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Lumbar puncture (spinal tap)

What is a lumbar puncture?

A lumbar puncture, also called a spinal tap, is a procedure in which the fluid surrounding the spinal cord (called the cerebrospinal fluid or CSF) is withdrawn through a needle and examined in a laboratory.

Why is the lumbar puncture procedure performed?

This procedure may be performed to:

  • Obtain CSF for testing.
  • Measure the pressure around the brain and spinal cord.
  • Relieve pressure inside the head.
  • Give spinal anaesthesia.
  • Inject dye for an X-ray diagnostic test.
  • Inject medication.

Testing the CSF can help in the diagnosis of disorders of the central nervous system that may involve the brain, spinal cord or their coverings ( meninges). The CSF contains glucose ( sugar), proteins and other substances found in the blood. When the CSF is examined in the laboratory, the following are evaluated:

  • The number and types of white blood cells.
  • The level of glucose.
  • The types and levels of proteins.
  • The presence of bacteria, fungi or abnormal cells.

Testing of the CSF may not be necessary if the lumbar puncture procedure is done only to inject a medication or produce spinal anaesthesia.

What to expect: Preparation for the procedure

  • Many lumbar punctures are done as emergency procedures, such as to help diagnose meningitis. In such cases there is no opportunity for specific preparatory instructions for the patient.
  • If the test is routine and has been planned in advance, you may be able to maintain your regular eating schedule without dietary or fluid restrictions beforehand. However, there are situations where dietary and fluid restrictions are appropriate in the few hours before the test is carried out. Your hospital or outpatient department will issue written instructions if this is the case.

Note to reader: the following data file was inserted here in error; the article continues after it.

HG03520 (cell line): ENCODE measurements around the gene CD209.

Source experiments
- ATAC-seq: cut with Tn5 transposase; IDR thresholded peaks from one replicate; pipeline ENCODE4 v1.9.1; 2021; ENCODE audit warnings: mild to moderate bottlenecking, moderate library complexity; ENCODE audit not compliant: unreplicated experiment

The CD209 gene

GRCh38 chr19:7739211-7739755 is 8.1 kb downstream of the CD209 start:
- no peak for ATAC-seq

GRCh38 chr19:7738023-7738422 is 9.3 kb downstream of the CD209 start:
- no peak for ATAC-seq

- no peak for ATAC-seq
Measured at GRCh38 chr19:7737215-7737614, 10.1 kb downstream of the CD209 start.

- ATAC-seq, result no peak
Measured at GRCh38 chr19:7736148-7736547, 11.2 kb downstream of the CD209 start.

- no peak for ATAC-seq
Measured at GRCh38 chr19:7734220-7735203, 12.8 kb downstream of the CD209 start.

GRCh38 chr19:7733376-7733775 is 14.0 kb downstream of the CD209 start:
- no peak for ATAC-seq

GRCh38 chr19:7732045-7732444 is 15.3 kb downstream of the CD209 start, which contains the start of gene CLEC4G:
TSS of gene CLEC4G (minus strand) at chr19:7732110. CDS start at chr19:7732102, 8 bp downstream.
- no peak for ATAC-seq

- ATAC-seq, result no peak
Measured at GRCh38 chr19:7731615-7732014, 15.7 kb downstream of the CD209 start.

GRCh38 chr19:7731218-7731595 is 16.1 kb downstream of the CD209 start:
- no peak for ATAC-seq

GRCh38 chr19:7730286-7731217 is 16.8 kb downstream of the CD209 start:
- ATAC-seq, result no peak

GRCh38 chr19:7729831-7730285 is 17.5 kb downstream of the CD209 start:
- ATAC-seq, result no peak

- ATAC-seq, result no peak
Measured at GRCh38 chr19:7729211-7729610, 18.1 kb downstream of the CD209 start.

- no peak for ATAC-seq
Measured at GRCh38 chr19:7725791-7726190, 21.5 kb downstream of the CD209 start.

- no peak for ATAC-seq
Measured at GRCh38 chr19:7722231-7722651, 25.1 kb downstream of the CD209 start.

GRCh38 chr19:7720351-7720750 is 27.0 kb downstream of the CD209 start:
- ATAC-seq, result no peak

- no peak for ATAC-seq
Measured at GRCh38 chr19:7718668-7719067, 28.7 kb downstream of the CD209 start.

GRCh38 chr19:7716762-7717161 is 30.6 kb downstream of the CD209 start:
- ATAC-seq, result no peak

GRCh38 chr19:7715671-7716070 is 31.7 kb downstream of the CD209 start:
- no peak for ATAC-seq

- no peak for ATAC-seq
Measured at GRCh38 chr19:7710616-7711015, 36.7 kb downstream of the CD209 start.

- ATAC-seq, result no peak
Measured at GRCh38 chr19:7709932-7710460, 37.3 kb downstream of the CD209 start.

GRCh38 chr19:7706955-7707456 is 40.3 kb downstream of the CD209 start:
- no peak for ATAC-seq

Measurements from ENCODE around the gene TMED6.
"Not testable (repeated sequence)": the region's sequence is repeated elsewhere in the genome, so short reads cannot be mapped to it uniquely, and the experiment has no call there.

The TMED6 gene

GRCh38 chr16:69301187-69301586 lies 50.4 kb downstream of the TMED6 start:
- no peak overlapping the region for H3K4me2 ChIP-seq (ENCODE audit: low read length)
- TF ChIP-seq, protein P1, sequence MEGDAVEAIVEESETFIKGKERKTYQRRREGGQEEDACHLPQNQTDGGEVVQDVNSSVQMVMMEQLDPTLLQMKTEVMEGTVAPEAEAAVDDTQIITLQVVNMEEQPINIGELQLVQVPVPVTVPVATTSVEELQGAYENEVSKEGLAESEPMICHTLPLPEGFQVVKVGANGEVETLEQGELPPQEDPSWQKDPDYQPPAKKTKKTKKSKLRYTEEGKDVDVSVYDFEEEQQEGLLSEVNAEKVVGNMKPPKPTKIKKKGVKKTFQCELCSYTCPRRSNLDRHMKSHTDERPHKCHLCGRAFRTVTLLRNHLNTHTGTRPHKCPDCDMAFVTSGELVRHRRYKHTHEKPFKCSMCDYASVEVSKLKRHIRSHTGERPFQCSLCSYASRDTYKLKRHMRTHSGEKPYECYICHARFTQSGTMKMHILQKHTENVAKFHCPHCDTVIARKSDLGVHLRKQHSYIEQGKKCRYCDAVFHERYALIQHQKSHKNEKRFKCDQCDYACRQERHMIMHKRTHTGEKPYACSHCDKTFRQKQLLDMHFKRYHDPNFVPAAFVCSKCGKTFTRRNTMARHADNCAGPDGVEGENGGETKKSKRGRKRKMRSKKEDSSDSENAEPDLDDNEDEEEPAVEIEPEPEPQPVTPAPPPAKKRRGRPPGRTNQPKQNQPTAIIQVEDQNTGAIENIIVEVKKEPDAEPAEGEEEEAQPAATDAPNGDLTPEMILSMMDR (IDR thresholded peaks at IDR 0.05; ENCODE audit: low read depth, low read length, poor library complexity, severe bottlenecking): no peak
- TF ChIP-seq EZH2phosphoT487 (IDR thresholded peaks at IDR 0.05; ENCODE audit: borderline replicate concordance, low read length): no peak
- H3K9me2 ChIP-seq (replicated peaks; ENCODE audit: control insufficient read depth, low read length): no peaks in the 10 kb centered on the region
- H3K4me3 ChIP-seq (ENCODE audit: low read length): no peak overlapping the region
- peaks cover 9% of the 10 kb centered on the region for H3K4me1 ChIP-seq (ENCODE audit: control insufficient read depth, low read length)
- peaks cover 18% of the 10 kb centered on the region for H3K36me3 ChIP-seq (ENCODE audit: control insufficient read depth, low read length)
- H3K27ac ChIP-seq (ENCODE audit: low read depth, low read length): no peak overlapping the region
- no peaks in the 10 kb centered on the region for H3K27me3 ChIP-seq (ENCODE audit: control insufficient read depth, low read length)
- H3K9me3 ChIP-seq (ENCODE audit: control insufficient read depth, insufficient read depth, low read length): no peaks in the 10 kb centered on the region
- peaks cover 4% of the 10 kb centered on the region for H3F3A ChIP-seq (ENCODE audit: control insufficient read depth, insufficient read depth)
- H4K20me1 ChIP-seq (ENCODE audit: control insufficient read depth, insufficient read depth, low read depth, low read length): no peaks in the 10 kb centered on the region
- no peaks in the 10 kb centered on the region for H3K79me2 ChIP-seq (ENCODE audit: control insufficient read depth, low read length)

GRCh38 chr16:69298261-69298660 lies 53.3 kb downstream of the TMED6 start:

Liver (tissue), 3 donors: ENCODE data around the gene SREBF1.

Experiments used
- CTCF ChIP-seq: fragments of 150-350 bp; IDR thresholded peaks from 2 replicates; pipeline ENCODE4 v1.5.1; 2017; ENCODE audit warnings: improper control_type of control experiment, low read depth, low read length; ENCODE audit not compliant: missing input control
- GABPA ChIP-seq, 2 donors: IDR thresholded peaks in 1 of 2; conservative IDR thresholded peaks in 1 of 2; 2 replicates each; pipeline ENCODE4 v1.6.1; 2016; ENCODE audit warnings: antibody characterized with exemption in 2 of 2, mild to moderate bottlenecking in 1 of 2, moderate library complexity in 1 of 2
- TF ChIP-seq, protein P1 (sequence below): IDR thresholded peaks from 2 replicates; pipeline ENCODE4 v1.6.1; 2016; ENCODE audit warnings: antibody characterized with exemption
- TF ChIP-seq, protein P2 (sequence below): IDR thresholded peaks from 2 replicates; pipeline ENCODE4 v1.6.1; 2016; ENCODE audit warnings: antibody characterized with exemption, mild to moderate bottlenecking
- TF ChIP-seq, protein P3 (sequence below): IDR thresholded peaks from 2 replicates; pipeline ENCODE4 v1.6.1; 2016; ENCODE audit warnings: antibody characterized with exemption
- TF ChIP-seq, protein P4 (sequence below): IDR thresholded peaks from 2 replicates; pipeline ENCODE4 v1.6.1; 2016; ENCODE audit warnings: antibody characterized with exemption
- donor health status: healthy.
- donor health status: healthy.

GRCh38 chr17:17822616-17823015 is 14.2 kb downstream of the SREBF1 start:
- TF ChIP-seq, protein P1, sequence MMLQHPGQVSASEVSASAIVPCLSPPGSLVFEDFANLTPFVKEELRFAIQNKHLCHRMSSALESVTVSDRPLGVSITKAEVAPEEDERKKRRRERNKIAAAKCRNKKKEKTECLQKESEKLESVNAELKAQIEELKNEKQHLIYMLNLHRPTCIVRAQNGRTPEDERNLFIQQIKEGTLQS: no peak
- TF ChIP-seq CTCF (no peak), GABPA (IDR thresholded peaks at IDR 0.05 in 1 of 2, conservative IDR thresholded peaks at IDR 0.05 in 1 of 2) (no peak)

• Ask your doctor for specific guidelines about discontinuing alcohol use, aspirin products, and anticoagulant medications before the procedure.
  • Tell your doctor if you are allergic to latex or any medications.
  • Make arrangements for transportation, as you should not drive immediately after the test.

Description of the procedure

You will either lie on your side with your knees drawn as close to your chest as possible and your chin toward your chest or sit with your arms and head resting on a table. After cleaning your back with an antiseptic solution, sterile cloths (called drapes) will be placed around the area. A local anaesthetic ( pain-relieving medication) will be injected into the area of your back. You may feel a slight burning sensation.

When the area is numb, a hollow needle is inserted in the lower back between two lumbar vertebrae. This sometimes causes a feeling of pressure. The spinal canal is penetrated and fluid is collected or medication is injected. The needle does not touch the spinal cord during the test. You may feel some discomfort or have a minor headache.

The needle is removed after the medication has been injected or fluid is removed. The area will be covered with a small dressing. A blood sample may be taken from a vein in your arm and tested, along with the spinal fluid, in the laboratory. This is not usually done if the procedure was to inject medication or perform spinal anaesthesia.

WebMD Medical Reference

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